Sod Off (Give Away)REMINDER: I’m giving away two copies of this print for free. Details are here.

Why I Really Intensely Want to Talk About My Depression

Since starting this blog I’ve written three posts that specifically address my depression, referenced it a few times and Tweeted about it quite a lot. The truth is that for every time I’ve mentioned my depression on my blog or Twitter there have been been like fifty other times I’ve wanted to bring it up. Almost every time I’ve wanted to bring it up I’ve quickly shut myself down. Quite honestly I was afraid of being seen as a whiner or a complainer who was trying to get sympathy for myself. (There’s a very strong part of my identity that’s pure Vermont Yankee who would rather suffer with a stiff face then admit to any turmoil or pain.)

But there are times when I’ve let my Yankee facade down and talked about my depression online and I’m a bit confused as to why. Rather, I was a bit confused because after a few days of contemplation (read: several hours on public transit between Northern Vermont and Amherst, Massachusetts) I think I’ve discovered a new knowledge about my relationship with depression and why I’ve felt strange urges to publicly talk about.

I grew up hearing that depression was natural, that it wasn’t taboo or strange. At home and at school I was told that mental illness wasn’t supposed to be stigmatized and that with support depressed people could work through their pain. Nice but not very useful since I was given very one dimensional descriptions of what depression actually was. Oh sure, it was feeling sad and whatnot but when examples were given they were so extreme and tended to follow the same linear pattern. First a person had some sort of traumatic event (Death of loved one, extreme bullying, shark biting off arm) and then they were very depressed (Self-harming, hospitalized, basically catatonic) and then someone (Friend, professional, fairy godparent) helped them and they were fine. A to B to C and home in time for supper.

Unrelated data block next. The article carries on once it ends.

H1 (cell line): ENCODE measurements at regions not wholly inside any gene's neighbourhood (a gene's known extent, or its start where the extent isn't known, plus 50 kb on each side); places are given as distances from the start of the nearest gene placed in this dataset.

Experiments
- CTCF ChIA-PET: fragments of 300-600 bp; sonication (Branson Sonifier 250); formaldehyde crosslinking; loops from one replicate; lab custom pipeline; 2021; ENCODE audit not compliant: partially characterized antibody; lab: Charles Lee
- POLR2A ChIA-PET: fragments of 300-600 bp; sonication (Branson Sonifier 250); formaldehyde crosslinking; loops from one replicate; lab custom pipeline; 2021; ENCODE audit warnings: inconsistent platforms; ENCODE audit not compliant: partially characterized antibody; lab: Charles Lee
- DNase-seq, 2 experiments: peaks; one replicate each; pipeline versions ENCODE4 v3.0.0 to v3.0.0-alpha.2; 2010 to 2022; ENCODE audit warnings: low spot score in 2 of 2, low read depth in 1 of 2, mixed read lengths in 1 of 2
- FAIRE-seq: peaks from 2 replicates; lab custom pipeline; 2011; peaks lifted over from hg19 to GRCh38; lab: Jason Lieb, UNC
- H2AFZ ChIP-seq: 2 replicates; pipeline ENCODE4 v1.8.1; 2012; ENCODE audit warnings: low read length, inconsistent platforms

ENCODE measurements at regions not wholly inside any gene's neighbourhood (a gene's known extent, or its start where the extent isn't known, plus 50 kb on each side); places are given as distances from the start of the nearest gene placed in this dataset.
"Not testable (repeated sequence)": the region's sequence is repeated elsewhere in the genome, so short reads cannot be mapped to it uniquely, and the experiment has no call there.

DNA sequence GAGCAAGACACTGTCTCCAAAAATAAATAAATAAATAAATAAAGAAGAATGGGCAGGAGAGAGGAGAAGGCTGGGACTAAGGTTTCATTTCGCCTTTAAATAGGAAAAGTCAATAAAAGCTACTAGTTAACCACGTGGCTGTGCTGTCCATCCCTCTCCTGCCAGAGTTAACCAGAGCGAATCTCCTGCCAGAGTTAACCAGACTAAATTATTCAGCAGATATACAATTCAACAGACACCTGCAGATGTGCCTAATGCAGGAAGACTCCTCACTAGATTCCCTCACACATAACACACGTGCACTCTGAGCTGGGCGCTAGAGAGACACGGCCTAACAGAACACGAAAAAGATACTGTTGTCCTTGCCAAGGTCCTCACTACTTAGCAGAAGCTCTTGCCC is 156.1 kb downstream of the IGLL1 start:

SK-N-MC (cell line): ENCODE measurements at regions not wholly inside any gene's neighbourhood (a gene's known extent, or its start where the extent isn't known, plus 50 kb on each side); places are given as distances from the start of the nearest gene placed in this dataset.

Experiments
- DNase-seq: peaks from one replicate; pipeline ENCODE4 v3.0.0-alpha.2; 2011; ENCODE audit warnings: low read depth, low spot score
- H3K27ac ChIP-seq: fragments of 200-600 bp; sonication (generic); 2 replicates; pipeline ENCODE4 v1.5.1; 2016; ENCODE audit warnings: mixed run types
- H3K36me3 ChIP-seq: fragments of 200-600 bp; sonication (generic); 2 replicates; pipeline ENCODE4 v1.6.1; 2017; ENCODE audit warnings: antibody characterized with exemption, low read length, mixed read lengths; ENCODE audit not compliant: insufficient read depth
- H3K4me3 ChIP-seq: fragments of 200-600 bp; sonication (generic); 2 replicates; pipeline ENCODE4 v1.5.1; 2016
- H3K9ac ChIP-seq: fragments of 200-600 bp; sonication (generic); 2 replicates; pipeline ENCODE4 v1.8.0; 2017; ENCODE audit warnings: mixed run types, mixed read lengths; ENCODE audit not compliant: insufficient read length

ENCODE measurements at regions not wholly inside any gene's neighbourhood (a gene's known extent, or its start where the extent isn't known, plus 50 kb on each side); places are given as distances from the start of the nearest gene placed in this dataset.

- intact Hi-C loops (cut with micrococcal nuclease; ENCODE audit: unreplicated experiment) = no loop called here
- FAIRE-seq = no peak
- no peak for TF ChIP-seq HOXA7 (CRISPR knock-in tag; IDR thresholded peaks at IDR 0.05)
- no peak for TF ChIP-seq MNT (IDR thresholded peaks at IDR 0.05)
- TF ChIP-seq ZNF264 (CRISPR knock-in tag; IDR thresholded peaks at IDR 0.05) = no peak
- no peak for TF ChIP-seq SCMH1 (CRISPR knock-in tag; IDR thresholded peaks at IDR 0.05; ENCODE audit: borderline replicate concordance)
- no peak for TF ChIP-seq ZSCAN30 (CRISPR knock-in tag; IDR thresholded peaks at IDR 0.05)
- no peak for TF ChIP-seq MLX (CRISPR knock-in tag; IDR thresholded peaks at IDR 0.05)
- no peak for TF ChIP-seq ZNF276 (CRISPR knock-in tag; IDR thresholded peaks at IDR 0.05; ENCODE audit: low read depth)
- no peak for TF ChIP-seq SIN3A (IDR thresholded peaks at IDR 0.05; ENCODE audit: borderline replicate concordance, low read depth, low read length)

When I began to experience depression (A time that I date to around age 12, if not earlier) my depression wasn’t caused by one specific event. On the whole my childhood was quite nice and if I had a slightly different brain chemistry or something I wouldn’t have become depressed. My depression also didn’t look like the depression that I heard about. There were no books I could find or class talks held that described feeling general self-hatred, anxiety, pain, the ability to go from happy to crushingly sad in the same time that it takes a Kobayashi to eat a hotdog. When my depression started I simply couldn’t recognize it. And that really, really sucks.

It wasn’t until I was around sixteen that I realized that I had something going on that needed a professional’s help. Even then I didn’t want to admit that I was depressed. I had accidentally learned that depression had to be caused by trauma and to claim I was depressed when there was no obvious cause felt like weakness or asking for attention. I’ve been through three kick-ass counselors and one amazing psychiatrist in the past four years and with each of them I’ve said something along the lines of, “But I’m not depressed. I’m just being a whiny little baby.” Their replies were supportive and made a point of telling me that I was wrong (Though in therapy speak. They didn’t just go, “You’re WRONG, Samuel.”) All of their help was wonderful but we were trying to overcome more than a decade of me telling myself that I couldn’t have depression because it didn’t fit with my model of what depression was.

I wish I had been exposed to a greater representation of how depression can manifest itself and what can cause it. I hope this doesn’t sound like I’m blaming the adults in my life for teaching me a limited version of depression because I hold no ill will towards them. The issue is that there isn’t a varied representation of depression out there. That’s why I want to share my personal experiences with depression.